Skype has updated its mobile and desktop apps to enable emergency calling in the US for the first time in its 18-year history. Calls to 911 are also possible through Skype’s web-based service, notes for the recently released Skype 8.80 showed.
Skype emergency calls can come in handy when you’re in a tough situation without a phone but have a computer nearby, or when the phone lines are down but you can get online.
An important part of 911 functionality is the ability to tell emergency responders your exact location so first responders can easily find you. This is useful in situations where you don’t know your exact position, or when it’s just easier to send automatically generated location data than trying to explain where you are – something that’s not always possible in a high-stress situation is easy.
Note, however, that 911 emergency location sharing is disabled by default for privacy reasons. To enable it, jump into Skype, select your profile picture, then Settings, then Privacy. Finally, turn on emergency location sharing 911. If you’re having trouble setting it up, you may need to allow location sharing in your device’s settings menu.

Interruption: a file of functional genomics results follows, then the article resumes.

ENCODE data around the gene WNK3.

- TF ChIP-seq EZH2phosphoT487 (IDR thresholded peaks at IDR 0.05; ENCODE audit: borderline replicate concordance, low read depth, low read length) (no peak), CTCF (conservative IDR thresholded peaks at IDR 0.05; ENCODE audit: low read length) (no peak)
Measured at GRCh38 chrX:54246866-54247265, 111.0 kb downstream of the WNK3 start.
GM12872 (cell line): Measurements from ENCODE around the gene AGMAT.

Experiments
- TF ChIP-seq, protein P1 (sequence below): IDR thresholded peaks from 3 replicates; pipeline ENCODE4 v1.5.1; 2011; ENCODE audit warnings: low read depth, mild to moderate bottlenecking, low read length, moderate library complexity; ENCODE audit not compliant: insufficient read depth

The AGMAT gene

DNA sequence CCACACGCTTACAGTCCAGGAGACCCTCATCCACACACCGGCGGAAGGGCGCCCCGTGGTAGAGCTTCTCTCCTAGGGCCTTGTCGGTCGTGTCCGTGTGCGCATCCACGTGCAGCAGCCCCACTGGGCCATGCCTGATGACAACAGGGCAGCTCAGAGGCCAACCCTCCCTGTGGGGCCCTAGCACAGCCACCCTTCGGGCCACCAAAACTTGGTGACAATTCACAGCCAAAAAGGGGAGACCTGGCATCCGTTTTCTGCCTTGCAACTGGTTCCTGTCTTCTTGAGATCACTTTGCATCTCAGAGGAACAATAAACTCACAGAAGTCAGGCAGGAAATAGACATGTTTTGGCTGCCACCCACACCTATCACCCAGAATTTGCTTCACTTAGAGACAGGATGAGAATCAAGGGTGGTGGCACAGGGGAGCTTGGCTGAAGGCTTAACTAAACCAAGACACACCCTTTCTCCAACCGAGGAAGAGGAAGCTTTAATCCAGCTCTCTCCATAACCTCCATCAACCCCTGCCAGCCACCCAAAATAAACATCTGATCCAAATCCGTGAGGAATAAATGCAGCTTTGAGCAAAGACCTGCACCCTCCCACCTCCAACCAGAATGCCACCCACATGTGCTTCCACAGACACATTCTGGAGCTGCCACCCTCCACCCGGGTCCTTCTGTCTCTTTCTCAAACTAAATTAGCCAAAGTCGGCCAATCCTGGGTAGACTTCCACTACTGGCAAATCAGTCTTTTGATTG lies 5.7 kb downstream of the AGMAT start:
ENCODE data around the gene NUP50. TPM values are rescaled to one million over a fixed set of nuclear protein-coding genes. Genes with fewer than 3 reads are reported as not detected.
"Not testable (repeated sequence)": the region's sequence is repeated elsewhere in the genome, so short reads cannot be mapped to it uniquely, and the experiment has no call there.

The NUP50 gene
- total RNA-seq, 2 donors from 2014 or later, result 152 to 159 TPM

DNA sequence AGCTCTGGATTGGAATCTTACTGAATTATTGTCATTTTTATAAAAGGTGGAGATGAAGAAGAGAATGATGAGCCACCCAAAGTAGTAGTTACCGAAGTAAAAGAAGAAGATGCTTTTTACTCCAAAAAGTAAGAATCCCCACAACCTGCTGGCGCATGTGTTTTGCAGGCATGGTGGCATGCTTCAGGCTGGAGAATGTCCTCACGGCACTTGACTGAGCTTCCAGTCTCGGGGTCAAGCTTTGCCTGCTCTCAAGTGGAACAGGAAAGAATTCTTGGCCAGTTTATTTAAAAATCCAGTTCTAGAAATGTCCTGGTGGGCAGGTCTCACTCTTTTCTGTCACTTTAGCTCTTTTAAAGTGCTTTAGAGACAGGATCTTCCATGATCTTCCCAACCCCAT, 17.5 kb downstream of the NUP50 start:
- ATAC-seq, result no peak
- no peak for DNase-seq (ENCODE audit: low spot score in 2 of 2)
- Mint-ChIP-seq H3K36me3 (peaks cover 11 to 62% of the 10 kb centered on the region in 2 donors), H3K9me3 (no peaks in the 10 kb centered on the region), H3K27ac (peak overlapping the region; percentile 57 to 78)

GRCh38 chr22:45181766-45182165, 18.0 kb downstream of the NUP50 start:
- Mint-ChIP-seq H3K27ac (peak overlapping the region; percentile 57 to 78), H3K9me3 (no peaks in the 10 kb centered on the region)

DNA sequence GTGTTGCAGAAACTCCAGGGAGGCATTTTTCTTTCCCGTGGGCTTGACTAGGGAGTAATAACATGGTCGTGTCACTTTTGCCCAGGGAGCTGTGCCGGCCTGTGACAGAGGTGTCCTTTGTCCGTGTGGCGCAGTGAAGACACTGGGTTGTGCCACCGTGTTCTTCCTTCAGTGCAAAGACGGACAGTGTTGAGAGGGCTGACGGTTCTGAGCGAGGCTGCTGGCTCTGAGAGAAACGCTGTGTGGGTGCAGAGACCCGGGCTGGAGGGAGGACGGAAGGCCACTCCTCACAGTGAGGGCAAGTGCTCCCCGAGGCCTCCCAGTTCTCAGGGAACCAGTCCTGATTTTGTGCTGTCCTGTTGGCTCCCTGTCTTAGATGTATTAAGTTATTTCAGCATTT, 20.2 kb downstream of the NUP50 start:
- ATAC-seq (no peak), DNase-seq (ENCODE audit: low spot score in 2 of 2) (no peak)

Skype notes that you must also acknowledge messages for “Notices & Disclosures” and “Special 911 Warning of Limitations & Unavailability” to complete the process of setting up the Emergency Location Sharing feature.
Skype has gradually increased the number of countries where you can use the service for emergency calls. You can see the full list here.
Skypes latest update also increases the maximum length of voice messages from two to five minutes, and lets you zoom in during a screen share to get a better look at text or anything else you need to see more clearly.
Everything you need to know about using Skype is at Digital Trends.
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